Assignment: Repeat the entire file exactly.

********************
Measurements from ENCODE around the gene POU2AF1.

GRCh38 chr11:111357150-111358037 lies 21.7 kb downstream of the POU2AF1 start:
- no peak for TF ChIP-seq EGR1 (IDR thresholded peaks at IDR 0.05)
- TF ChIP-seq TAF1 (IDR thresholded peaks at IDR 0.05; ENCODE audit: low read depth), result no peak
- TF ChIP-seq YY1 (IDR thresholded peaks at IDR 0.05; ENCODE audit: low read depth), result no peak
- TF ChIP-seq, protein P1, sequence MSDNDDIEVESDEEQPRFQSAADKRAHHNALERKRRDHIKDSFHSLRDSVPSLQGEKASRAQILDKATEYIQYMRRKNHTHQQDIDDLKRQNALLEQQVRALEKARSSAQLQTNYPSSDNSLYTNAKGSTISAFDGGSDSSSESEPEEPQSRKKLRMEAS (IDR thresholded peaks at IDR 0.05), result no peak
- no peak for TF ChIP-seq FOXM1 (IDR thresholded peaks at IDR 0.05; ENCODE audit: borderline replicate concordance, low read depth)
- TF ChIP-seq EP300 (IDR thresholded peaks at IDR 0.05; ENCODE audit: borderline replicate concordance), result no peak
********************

Measurements from ENCODE around the gene POU2AF1.

GRCh38 chr11:111357150-111358037 lies 21.7 kb downstream of the POU2AF1 start:
- no peak for TF ChIP-seq EGR1 (IDR thresholded peaks at IDR 0.05)
- TF ChIP-seq TAF1 (IDR thresholded peaks at IDR 0.05; ENCODE audit: low read depth), result no peak
- TF ChIP-seq YY1 (IDR thresholded peaks at IDR 0.05; ENCODE audit: low read depth), result no peak
- TF ChIP-seq, protein P1, sequence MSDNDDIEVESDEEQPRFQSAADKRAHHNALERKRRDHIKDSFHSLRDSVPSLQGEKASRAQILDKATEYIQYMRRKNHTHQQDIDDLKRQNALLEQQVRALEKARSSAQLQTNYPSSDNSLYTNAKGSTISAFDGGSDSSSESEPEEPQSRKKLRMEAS (IDR thresholded peaks at IDR 0.05), result no peak
- no peak for TF ChIP-seq FOXM1 (IDR thresholded peaks at IDR 0.05; ENCODE audit: borderline replicate concordance, low read depth)
- TF ChIP-seq EP300 (IDR thresholded peaks at IDR 0.05; ENCODE audit: borderline replicate concordance), result no peak